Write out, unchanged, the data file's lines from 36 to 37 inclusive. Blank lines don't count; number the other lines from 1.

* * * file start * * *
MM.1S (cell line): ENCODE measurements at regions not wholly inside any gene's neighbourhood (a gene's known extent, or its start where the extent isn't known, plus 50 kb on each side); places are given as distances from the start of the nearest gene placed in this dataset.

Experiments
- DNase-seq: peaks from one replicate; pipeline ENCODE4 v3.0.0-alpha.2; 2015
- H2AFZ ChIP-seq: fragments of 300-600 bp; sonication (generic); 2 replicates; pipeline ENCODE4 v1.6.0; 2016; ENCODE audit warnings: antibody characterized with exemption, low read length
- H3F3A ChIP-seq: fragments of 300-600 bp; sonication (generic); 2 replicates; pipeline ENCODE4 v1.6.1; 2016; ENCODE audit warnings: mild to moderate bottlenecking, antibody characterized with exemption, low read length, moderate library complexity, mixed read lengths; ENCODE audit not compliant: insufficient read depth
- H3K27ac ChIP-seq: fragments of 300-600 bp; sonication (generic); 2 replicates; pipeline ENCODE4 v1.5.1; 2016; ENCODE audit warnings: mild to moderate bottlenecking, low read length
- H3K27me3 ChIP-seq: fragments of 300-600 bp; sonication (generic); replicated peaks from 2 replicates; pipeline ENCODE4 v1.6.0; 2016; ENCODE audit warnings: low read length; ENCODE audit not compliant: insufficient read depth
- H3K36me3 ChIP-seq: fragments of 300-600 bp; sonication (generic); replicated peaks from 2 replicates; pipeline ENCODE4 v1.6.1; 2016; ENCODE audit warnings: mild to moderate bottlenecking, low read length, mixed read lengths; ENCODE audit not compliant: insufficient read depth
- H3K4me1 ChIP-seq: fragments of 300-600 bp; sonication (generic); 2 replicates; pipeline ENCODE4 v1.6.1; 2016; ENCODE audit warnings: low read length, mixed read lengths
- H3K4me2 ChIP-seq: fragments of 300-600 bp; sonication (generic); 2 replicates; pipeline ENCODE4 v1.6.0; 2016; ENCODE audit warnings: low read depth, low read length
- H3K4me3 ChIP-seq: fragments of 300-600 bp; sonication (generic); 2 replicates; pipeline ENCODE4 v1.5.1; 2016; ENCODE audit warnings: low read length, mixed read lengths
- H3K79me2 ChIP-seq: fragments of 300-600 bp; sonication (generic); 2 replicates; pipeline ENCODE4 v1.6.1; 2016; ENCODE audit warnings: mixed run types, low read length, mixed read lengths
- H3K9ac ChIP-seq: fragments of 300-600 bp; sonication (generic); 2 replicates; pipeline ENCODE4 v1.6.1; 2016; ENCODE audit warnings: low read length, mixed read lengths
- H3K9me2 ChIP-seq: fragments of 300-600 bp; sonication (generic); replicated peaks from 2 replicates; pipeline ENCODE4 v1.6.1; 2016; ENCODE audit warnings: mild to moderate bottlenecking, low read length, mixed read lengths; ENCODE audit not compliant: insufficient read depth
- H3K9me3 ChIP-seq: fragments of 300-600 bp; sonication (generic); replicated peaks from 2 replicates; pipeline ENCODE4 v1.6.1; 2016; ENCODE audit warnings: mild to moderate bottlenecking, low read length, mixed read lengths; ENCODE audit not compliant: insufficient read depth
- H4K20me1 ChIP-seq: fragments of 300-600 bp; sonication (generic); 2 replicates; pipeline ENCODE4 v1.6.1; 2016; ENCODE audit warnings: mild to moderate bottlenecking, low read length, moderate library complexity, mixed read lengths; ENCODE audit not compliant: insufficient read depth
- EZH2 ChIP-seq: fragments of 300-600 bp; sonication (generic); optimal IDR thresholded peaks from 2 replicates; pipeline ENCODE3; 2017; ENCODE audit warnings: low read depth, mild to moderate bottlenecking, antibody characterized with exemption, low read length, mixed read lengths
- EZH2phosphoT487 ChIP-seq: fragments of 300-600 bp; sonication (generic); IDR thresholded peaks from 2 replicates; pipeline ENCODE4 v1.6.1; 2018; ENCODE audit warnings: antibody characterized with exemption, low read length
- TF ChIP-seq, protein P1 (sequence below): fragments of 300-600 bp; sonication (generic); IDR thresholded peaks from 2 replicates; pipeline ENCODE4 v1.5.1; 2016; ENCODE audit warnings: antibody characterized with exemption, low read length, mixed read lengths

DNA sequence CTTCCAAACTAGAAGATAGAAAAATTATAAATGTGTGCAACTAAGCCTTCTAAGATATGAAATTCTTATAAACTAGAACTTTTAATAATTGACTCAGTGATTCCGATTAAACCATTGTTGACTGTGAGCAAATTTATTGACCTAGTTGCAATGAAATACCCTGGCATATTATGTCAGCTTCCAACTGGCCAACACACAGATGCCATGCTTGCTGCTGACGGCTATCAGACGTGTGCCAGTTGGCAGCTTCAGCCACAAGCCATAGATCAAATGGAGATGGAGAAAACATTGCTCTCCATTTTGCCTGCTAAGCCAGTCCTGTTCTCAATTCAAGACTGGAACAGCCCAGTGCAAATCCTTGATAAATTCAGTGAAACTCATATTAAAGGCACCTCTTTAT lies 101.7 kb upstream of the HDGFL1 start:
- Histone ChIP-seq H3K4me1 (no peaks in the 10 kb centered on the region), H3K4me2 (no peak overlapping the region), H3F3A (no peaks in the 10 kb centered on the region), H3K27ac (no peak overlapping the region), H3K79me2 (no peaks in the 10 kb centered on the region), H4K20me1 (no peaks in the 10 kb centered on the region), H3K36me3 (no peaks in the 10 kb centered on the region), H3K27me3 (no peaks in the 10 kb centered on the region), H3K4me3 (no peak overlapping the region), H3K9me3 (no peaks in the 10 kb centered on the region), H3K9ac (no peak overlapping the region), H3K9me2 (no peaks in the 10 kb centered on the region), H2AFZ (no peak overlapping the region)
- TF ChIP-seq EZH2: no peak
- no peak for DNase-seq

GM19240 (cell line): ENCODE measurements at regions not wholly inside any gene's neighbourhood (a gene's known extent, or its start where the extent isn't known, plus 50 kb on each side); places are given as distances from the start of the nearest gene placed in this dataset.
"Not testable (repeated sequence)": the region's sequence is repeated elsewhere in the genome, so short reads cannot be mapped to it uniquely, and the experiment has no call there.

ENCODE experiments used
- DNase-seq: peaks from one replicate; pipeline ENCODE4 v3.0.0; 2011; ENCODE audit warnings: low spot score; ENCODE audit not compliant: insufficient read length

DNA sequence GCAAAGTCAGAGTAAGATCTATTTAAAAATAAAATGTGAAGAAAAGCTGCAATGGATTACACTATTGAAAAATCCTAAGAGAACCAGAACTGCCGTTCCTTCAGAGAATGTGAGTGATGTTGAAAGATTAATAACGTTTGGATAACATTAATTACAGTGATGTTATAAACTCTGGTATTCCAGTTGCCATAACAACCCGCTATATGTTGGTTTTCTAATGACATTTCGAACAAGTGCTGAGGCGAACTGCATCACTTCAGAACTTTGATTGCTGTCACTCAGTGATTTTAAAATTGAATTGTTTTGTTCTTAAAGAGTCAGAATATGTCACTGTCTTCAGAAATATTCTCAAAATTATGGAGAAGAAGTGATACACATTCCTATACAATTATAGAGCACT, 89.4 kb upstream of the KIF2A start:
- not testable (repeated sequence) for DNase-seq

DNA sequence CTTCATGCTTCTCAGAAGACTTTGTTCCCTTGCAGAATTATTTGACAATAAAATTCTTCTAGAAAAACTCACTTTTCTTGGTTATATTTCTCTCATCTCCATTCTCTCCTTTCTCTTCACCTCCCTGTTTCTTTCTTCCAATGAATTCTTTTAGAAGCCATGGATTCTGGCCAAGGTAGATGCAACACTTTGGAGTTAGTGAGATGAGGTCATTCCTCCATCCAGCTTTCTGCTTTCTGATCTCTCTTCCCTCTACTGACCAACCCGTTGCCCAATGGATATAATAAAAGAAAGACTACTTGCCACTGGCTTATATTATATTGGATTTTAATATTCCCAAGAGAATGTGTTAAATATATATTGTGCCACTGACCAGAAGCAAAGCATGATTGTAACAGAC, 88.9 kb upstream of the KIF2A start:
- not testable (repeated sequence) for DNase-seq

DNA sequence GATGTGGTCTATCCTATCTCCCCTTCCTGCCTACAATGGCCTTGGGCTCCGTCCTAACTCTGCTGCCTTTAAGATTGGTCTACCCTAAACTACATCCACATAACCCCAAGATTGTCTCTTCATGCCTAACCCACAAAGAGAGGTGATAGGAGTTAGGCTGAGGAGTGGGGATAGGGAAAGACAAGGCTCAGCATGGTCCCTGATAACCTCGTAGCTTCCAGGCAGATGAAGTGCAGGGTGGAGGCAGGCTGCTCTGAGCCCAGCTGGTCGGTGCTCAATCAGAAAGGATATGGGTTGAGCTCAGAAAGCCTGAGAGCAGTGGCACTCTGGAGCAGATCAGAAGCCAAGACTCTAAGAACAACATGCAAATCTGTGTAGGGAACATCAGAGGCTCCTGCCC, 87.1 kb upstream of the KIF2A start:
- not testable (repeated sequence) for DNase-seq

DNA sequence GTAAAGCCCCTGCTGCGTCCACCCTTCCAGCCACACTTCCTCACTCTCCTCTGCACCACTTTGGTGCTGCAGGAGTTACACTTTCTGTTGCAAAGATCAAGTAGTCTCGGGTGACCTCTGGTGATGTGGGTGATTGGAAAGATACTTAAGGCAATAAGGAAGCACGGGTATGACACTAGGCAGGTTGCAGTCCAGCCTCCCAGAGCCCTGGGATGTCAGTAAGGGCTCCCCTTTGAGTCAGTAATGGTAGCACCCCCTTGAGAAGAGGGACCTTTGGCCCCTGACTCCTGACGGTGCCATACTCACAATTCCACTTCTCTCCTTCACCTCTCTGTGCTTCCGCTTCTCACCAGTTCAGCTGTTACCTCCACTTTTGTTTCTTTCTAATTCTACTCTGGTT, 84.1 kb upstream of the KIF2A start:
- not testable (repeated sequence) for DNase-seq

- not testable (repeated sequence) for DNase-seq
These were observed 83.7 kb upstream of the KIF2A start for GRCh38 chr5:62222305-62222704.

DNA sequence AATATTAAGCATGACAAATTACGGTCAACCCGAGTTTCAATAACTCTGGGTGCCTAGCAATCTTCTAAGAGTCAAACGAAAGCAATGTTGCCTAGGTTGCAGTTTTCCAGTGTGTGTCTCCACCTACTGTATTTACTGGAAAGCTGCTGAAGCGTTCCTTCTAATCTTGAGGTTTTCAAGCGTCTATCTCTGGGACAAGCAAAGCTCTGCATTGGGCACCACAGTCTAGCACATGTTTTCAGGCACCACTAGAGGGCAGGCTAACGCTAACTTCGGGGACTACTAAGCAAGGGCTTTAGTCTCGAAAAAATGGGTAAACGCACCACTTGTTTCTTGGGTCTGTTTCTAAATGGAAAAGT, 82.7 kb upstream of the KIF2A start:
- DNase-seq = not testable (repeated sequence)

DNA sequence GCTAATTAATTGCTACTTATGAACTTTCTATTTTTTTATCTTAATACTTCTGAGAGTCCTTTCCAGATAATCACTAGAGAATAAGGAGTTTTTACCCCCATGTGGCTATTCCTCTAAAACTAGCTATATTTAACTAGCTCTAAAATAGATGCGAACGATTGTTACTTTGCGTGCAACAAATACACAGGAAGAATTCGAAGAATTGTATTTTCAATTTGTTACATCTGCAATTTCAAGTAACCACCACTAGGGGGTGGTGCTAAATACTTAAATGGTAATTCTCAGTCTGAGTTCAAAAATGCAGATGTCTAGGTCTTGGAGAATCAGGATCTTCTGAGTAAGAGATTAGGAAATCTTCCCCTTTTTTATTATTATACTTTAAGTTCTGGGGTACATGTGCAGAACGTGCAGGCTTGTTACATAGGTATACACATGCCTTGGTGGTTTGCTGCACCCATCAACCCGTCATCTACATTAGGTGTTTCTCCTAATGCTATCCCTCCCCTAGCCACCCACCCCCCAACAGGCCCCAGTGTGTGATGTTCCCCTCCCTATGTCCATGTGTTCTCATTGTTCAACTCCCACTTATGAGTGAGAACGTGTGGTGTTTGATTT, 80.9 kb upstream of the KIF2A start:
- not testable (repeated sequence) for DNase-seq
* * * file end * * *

- not testable (repeated sequence) for DNase-seq
These were observed 83.7 kb upstream of the KIF2A start for GRCh38 chr5:62222305-62222704.